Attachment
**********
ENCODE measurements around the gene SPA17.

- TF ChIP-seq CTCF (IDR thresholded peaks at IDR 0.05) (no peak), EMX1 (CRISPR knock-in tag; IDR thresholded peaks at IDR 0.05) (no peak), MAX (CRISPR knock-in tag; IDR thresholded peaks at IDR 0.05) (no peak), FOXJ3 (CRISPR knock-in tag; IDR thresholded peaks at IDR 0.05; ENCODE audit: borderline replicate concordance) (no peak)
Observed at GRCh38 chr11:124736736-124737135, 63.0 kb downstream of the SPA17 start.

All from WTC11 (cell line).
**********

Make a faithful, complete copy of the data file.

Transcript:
ENCODE measurements around the gene SPA17.

- TF ChIP-seq CTCF (IDR thresholded peaks at IDR 0.05) (no peak), EMX1 (CRISPR knock-in tag; IDR thresholded peaks at IDR 0.05) (no peak), MAX (CRISPR knock-in tag; IDR thresholded peaks at IDR 0.05) (no peak), FOXJ3 (CRISPR knock-in tag; IDR thresholded peaks at IDR 0.05; ENCODE audit: borderline replicate concordance) (no peak)
Observed at GRCh38 chr11:124736736-124737135, 63.0 kb downstream of the SPA17 start.

All from WTC11 (cell line).